IBM's Corelet Language: Programming Like the Human Brain
No stranger to creating new programming languages and paradigm, IBM has embarked on an effort to complete a computer language that enables programmers to build applications that work like the human brain.
Over the years, IBM has invented languages such as Fortran, RPG and a host of others. Now, IBM Research has created a new programming model to support chips that mimic the workings of the human brain, known as Systems of Neuromorphic Adaptive Plastic Scalable Electronics, or SyNAPSE, chips.
In a project funded by the Defense Advanced Research Projects Agency (DARPA), IBM on Aug. 8 announced a breakthrough software ecosystem designed for programming silicon chips that have an architecture inspired by the function, low power and compact volume of the brain. The technology could enable a new generation of intelligent sensor networks that mimic the brain's perception, action and cognition abilities, according to IBM.
The company's long-term goal is to build a chip system with 10 billion neurons and a hundred trillion synapses, while consuming only 1kilowatt of power and occupying less than two liters of volume, Big Blue said.
To get there, IBM researchers had to deliver not only new hardware, but also a new software paradigm. The vendor said the new programming model is dramatically different from traditional software: IBM's new programming model breaks the mold of sequential operation underlying today's von Neumann architectures and computers. Instead, it is tailored for a new class of distributed, highly interconnected, asynchronous, parallel, large-scale cognitive computing architectures.
"Architectures and programs are closely intertwined, and a new architecture necessitates a new programming paradigm," said Dr. Dharmendra Modha, principal investigator and senior manager for the project in IBM Research. "We are working to create a FORTRAN for synaptic computing chips. While complementing today's computers, this will bring forth a fundamentally new technological capability in terms of programming and applying emerging learning systems."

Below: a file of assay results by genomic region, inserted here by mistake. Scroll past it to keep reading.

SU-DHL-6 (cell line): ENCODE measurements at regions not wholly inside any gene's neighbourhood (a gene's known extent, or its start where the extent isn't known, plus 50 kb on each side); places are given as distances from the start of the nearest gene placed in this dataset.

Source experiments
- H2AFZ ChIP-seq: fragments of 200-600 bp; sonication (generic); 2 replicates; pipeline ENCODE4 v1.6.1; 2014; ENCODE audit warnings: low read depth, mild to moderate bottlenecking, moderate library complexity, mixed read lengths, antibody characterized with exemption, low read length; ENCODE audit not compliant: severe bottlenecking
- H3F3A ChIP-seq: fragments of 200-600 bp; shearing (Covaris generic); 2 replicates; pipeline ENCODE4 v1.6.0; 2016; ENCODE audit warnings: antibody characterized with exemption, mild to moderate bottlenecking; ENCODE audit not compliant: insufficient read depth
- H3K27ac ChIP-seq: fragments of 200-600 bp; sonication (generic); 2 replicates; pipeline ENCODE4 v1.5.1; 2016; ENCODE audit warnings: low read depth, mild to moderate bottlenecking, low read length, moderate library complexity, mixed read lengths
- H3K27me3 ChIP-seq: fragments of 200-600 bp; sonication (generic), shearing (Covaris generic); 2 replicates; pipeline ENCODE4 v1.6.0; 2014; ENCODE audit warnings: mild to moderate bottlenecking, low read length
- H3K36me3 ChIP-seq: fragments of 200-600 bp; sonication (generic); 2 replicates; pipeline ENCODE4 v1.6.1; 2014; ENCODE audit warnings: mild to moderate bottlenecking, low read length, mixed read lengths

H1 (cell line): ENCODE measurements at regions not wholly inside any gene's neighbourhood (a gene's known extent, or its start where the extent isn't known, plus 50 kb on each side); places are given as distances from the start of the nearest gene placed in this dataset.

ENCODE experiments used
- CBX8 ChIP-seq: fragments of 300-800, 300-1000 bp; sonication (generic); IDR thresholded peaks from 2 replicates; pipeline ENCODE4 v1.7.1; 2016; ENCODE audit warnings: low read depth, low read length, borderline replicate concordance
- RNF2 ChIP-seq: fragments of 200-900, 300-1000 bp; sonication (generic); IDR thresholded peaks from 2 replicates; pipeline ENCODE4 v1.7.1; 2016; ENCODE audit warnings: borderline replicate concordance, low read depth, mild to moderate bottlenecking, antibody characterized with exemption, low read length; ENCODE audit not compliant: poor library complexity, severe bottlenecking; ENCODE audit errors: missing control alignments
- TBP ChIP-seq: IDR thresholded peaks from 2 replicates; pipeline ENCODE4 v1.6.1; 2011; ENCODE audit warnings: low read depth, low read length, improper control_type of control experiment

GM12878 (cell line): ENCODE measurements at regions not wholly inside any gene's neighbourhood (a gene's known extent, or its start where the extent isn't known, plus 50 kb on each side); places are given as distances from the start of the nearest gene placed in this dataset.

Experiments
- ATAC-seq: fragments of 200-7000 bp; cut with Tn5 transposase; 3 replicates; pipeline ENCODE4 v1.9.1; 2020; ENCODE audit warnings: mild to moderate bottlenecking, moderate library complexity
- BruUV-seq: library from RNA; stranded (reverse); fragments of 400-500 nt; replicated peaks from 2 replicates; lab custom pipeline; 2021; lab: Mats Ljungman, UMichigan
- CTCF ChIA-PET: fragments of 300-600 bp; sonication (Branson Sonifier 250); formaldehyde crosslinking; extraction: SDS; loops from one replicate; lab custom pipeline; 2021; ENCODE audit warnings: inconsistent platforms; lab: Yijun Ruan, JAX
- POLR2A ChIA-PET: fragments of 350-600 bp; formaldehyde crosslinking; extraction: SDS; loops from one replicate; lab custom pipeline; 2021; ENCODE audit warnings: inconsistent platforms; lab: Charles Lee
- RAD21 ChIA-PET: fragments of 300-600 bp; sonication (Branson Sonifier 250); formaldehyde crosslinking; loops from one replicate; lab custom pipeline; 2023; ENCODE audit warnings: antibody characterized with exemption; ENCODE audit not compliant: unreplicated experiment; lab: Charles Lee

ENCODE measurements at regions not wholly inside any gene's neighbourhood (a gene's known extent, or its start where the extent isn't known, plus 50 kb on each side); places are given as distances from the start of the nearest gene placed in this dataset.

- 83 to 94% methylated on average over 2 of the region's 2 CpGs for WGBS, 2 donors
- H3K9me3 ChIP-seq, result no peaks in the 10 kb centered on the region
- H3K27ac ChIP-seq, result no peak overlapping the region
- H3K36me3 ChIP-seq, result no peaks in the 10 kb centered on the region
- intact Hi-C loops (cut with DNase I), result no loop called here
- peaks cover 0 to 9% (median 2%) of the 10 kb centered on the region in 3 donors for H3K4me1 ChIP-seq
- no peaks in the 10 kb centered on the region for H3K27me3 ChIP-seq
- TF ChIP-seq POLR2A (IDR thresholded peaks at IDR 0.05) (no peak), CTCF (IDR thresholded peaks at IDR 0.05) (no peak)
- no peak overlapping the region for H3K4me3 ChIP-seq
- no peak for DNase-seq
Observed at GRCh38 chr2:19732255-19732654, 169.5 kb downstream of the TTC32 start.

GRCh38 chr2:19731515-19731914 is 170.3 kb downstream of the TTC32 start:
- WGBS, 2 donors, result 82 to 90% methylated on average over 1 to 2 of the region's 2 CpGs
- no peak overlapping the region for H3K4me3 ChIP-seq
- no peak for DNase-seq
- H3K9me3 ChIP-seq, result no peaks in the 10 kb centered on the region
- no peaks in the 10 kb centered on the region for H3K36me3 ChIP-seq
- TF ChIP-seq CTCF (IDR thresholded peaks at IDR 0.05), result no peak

Modha said IBM had to come up with a new programming language for its new non-von Neumann cognitive computing system architecture, known as TrueNorth. He explained that today's computers are left-brained and SyNAPSE is right-brained. Being left-brained refers to being more analytical, logical and objective, but SyNAPSE is more intuitive, thoughtful and subjective—all right-brained characteristics. So the sequential programming paradigm is unsuited for SyNAPSE
The new programming model consists of a high-level description of a "program" that is based on composable, reusable building blocks called "corelets ." Each corelet represents a complete blueprint of a network of neurosynaptic cores that specifies a based-level function.
Inner workings of a corelet are hidden, so only its external inputs and outputs are exposed to other programmers, who can concentrate on what the corelet does, rather than how it does it. Corelets can be combined to produce new corelets that are larger, more complex or have added functionality.